While the Budget included a number of revenue changes, the Victorian Government seems to have taken the opportunity to make additional duties changes which are set out in the State Taxation Acts Amendment Bill 2019 (Vic) (“Bill”) tabled in Parliament today. More on those changes below, including some early insights and observations.
State of the Victorian economy
- In 2017-18, Victoria’s economy grew by 3.5%, exceeding Australia’s national economic growth of 2.8%.
- In 2019-20, the Government’s infrastructure investment will reach $14.2 billion, averaging $13.4 billion a year over the Budget and forward estimates period.
- With a focus on building local and hiring local, the Government claims that its infrastructure agenda has ensured more than 115,000 jobs for Victorians.
- Despite the revenue write-downs, the Budget produces an operating surplus of $1 billion, with surpluses averaging $3.4 billion a year over the forward estimates period.
- Net debt to gross state product will be stabilised at 12% over the medium term.
- The AAA credit rating from both Standard & Poor’s and Moody’s will be retained.
Road, Rail and Infrastructure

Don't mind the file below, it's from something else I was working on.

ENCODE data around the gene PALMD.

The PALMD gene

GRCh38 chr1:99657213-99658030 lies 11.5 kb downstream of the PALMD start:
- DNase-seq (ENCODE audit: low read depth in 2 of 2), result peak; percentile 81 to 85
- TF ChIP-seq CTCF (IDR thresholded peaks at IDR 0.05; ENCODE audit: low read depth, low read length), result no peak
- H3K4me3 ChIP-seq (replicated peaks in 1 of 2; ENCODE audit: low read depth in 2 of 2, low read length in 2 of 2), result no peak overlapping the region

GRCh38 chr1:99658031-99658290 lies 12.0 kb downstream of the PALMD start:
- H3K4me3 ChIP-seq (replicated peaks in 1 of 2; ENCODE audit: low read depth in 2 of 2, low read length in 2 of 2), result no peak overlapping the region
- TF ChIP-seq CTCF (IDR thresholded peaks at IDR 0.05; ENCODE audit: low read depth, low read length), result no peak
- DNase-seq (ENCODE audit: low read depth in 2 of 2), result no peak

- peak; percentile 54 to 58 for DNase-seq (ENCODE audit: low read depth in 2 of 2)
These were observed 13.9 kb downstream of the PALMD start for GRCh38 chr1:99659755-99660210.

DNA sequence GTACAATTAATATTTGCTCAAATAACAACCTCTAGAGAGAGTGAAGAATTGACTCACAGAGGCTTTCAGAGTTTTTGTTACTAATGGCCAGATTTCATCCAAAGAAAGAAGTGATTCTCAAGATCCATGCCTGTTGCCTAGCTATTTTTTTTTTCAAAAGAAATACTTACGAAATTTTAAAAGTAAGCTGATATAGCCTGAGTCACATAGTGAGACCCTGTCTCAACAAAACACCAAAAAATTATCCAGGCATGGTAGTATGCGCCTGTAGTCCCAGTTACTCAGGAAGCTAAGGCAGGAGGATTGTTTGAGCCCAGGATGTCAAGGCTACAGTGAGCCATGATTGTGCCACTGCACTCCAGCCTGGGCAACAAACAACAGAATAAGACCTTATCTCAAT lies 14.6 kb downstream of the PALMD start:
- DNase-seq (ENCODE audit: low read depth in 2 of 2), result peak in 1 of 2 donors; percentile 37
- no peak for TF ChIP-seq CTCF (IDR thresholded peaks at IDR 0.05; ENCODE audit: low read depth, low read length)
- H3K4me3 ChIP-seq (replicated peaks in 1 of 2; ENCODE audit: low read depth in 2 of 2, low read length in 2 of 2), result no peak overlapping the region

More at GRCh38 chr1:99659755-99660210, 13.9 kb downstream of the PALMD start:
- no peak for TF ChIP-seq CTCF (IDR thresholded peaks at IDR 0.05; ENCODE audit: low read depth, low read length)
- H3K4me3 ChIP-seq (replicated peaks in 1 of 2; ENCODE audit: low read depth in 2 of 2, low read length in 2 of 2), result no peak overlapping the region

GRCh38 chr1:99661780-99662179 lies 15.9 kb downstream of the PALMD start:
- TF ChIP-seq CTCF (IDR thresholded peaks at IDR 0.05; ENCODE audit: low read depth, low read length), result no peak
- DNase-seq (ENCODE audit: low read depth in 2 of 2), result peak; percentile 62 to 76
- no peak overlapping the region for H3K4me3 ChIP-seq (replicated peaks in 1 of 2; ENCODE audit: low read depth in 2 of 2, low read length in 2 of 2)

- The Suburban Transport Blitz will fund $27.4 billion towards suburban infrastructure. This includes funding for the North East Link, removing dangerous and congested level crossings across Victoria and upgrades to the public transport network.
- The Budget dedicates $2.6 billion to focus on the needs of Victoria’s regional communities, and with a view to adding approximately 4,500 jobs throughout the state.
- The Government will be investing $1.3 billion over the next 10 years to expand Solar Homes, on top of the $74 million already provided. This includes offering rebates for the cost of solar panels, solar hot water systems or battery storage for 770,000 homes around Victoria over the next decade. The program has been expanded to renters, and funding will be provided for training, safety and quality audits to ensure the safety and sustainability of the rollout.
Payroll Tax Changes